Sayeeda Hussain Warsi – Baroness Warsi – is an impressive woman. One of five daughters, born in Dewsbury, West Yorkshire, to immigrant parents from Pakistan, she practised as a solicitor before working her way up through the ranks of the Conservative Party, all the way to the House of Lords.
In her life she has achieved a number of firsts. She was the first Muslim woman to be selected to stand for Parliament by the Conservatives, unsuccessfully contesting Dewsbury in 2005. She was the first Muslim woman to enter Cabinet, appointed by David Cameron as minister without portfolio. When she was raised to the Lords, in 2007, she became its youngest member. She’s not yet 50 years old.
She is also the first Muslim woman to resign from the Government – in 2014, over Conservative policy on Israel-Palestine, and particularly attacks on Gaza. Warsi is also a familiar figure in the media. She’s a busy, focused woman, and she has fitted me in, at a café near the Palace of Westminster, to talk about her Radio 4 programme How to Be a (Muslim) Woman. Warsi, beautifully groomed, exquisitely friendly, leaps to the task of filling me in on what it’s all about.
“I spoke ages ago to producers who wanted to do something and I said, ‘I’m a Muslim and female and I just feel that the narrative around my skin is so one-dimensional.’ When we started this programme, Bodyguard hadn’t come out. Then it did, and everybody said: ‘Oh, it was such an amazing series’. I thought, ‘Well, it was, except for the Muslim woman, who’s painted in exactly the same stereotypical way that we always paint Muslim women – either she’s downtrodden and needs to be saved, or she’s a terrorist and we need to be saved from her. In Bodyguard, we think she’s one and she turns out to be the other.”
Warsi’s programme is an attempt to move beyond that stereotype. She expresses regret that it’s just one programme, not a series, but adds that “there’s still time”. She would like to create a series of podcasts, in which all of the programme’s interviews with the women can be heard in full. “I come across so many amazing women – complex, funny, emotional, intelligent women,” she says. “I ended up speaking to some wonderful, wonderful women, you know – an army cadet, a grandmother who’s campaigning to build a women-led mosque…
“Every day I’m reminded that the real powerhouses in this community are all women. They’re the ones who are setting the agenda, and yet this narrative of ‘We’re so downtrodden’ prevails.”
There are challenges, she says. “All women face challenges. Two women are killed in this country every single week at the hands of their partners. But it’s women who are pushing back against those challenges. So, stop speaking for us. Let us speak for ourselves. Stop trying to save us, or be saved from us. Just let us be.”
Does she think that Islam has proved better at protecting women from violence than western Christianity has?
Warsi makes various points, describing how the Prophet himself married a wealthier older woman, 1,400 years ago in Saudi Arabia; she says that Islam “didn’t need to invent feminism, because it was built into it from the start”. But she does concede that “like most religions over time, Islam has been interpreted by men to their advantage. But that’s no different from any other religion, really. Men will always find a way to use the scriptures to make it look like they need to be seen as superior.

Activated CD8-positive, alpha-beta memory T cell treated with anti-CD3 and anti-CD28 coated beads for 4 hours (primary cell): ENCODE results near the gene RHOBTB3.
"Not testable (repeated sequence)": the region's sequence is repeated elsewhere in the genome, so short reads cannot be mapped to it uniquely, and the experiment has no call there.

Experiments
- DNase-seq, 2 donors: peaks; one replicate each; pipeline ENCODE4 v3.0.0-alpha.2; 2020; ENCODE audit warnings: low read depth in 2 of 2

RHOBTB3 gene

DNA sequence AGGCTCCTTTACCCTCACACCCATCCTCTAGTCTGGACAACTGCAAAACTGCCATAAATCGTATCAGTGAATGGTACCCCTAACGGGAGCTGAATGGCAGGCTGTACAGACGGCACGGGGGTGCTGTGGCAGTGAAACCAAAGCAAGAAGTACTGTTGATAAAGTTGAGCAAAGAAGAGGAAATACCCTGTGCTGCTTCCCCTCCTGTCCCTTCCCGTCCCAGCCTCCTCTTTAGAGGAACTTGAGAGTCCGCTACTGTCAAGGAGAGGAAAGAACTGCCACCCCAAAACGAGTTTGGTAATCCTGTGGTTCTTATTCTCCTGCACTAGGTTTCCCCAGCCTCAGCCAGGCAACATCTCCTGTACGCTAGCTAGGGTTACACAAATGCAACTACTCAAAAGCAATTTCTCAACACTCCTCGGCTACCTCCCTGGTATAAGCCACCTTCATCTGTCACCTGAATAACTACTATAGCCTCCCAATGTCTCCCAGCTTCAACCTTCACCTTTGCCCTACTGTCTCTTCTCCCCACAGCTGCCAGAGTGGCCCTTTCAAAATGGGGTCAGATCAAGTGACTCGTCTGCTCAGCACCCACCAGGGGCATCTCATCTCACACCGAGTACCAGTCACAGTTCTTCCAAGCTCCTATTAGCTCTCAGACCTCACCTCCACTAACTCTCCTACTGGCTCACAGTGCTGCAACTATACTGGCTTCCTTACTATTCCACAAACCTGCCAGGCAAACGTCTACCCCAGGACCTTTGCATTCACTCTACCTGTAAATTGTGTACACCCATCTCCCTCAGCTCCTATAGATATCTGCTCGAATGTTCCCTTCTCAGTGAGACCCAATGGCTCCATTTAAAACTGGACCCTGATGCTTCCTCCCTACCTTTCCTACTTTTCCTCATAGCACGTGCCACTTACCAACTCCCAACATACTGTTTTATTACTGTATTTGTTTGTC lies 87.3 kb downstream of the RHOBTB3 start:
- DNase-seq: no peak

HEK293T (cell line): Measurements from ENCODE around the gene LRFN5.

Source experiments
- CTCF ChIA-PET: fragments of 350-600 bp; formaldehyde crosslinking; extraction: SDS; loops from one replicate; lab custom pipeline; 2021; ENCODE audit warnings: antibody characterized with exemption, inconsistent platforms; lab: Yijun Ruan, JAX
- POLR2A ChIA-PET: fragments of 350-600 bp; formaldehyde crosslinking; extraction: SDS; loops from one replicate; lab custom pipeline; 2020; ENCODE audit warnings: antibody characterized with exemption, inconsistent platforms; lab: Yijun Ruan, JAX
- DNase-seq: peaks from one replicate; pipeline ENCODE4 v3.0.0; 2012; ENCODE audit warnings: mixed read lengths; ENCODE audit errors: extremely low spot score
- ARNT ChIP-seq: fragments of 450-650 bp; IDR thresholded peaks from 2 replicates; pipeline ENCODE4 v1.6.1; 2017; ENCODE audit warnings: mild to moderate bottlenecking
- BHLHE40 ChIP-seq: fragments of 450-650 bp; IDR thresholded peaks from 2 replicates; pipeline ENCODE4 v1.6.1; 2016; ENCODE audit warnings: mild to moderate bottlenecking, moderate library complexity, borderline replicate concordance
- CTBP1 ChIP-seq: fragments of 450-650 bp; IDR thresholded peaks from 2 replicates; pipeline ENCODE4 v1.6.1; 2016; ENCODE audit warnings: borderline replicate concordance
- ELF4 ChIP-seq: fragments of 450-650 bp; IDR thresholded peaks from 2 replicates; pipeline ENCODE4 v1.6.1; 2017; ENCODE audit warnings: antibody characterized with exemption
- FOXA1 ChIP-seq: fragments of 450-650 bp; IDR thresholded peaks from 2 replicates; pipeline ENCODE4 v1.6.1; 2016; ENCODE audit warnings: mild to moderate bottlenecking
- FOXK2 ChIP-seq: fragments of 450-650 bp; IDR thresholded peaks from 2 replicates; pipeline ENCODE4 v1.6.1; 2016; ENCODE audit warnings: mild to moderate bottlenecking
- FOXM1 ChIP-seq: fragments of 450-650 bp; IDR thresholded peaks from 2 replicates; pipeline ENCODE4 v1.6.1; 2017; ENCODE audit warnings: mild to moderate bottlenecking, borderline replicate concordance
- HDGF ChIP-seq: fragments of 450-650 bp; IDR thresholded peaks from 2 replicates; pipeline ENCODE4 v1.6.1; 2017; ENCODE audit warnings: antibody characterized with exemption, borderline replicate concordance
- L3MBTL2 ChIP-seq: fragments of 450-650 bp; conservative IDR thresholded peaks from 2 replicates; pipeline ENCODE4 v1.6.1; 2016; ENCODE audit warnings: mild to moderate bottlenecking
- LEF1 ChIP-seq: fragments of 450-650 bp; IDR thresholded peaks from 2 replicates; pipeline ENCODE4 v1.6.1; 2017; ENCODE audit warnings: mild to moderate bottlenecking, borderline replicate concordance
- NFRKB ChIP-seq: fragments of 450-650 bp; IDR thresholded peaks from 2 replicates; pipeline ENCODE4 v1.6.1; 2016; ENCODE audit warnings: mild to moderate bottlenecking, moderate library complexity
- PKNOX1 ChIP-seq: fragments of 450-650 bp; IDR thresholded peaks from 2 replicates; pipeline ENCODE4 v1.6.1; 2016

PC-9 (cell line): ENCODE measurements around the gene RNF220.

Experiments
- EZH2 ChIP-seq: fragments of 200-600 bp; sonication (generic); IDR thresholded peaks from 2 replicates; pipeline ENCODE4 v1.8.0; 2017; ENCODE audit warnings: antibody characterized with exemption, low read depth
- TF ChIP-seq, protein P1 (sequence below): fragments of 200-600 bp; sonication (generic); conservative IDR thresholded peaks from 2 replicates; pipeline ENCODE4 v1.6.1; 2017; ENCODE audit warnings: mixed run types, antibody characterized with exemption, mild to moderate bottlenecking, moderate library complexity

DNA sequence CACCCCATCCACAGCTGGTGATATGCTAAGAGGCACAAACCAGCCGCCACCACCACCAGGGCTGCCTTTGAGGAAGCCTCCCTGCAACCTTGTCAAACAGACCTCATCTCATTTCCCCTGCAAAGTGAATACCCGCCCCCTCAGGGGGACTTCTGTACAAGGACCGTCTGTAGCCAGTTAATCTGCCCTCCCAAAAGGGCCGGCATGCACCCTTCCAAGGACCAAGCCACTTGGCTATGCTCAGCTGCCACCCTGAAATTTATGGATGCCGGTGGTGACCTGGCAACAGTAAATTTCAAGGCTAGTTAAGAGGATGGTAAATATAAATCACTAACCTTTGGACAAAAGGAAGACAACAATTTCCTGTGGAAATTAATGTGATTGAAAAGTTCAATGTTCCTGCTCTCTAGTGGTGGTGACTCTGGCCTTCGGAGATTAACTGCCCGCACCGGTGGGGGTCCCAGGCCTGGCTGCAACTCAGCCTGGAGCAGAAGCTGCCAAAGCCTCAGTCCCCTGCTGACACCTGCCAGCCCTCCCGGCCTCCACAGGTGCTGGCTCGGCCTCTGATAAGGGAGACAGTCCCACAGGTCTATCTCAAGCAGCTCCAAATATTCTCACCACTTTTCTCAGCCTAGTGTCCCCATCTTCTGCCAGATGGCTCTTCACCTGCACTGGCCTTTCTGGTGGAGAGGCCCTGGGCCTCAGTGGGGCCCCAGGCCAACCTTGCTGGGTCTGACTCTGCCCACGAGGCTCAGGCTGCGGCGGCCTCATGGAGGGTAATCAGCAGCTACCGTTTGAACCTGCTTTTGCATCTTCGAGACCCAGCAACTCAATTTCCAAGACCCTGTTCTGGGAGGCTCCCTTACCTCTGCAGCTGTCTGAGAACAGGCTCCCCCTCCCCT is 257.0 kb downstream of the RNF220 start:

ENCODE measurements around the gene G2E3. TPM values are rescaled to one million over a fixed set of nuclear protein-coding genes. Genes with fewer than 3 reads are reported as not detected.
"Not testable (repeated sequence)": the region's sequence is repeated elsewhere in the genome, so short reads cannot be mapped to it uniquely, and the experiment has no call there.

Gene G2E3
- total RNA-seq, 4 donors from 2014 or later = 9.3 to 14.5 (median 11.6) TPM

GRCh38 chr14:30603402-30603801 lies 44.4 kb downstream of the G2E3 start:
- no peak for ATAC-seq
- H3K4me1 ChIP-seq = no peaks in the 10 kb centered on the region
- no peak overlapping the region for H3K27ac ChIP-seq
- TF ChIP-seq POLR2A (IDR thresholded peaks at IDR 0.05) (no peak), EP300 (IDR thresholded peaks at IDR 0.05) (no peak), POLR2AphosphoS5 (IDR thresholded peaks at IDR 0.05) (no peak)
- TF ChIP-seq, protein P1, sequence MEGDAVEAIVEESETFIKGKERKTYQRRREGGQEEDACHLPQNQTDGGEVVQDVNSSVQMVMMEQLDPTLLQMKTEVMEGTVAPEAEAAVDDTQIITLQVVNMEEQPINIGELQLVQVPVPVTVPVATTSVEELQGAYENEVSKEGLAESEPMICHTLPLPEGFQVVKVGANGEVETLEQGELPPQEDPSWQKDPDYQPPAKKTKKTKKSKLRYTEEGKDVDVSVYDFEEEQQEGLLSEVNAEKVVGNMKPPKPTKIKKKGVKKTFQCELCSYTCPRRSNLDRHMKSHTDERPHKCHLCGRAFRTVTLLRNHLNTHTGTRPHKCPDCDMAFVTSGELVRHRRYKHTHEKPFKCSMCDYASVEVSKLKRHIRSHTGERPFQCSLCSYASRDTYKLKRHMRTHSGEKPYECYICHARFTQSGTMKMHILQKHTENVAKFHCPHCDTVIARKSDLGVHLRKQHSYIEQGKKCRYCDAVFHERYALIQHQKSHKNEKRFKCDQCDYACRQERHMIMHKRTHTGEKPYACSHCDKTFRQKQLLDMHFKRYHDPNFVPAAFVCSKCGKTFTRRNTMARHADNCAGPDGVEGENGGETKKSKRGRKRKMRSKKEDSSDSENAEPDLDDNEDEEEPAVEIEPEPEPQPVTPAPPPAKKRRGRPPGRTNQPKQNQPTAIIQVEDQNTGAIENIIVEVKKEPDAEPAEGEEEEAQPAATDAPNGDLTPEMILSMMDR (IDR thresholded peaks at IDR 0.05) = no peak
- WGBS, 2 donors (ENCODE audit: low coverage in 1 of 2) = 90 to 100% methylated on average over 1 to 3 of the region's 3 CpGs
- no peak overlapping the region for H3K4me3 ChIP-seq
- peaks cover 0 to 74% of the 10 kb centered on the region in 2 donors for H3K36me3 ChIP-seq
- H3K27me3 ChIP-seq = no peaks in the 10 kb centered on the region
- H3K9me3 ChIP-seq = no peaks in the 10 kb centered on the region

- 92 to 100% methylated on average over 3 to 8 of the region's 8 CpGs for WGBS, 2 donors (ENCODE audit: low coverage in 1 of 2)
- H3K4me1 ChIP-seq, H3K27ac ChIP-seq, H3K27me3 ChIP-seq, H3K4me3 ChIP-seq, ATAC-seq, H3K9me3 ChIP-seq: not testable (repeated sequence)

“The fact that I go to is that women and men are different – different but equal. For Muslim women there are additional rights, which I have always felt that I had. I have the right to go out and get a job. But if I choose not to, I have a right to be kept. The other big message that I heard was: ‘Don’t just listen to me only when I fit your narrative of empowerment and feminism,’ you know? Don’t just listen to me when I’m talking about forced marriages or the misogynist men in my community.”
Since Warsi is from Dewsbury, stood for Parliament in Dewsbury, and since Muslim men from Dewsbury have indeed been convicted of the grooming and sexual abuse of girls, as have Muslim men in a number of other northern towns, and since Warsi brought up the matter of misogynist men in her community, I say to her that I haven’t actually heard many of these vibrant, outspoken Muslim women saying a great deal about such men. Why is that?
Her response is forthright, and the interview takes a very different turn. “You can’t ask me that question,” she says. “Why would you ask me that question? You think that you can, because they happen to belong to the faith I belong to?”
I stand my ground. These crimes seemed systematic and continued for a long time. It would be strange, to me, for strong women not to have strong views on them. After all, what’s left of feminism if it doesn’t challenge abusive patriarchy?
“If we’re going to have an interview about a positive programme, I’m happy to do that,” Warsi says. “But I find it appalling that you would even ask me the question the way you framed it, as if somehow these amazing women should have known or should somehow be held to account for it. I’m really sorry, but I’m going to have to leave the interview at that.” She leaves.
I like Warsi, and I’d have thought that – not as a Muslim woman, but as a Muslim woman politician who comes from Dewsbury – she might have had lots of interesting points to make about what has gone on in these communities. But no. Which is a shame, because her programme – still being put together at the time RT went to press – sounds like a breath of fresh air.
How to Be a (Muslim) Woman airs Friday 16th November at 11.00am on Radio 4
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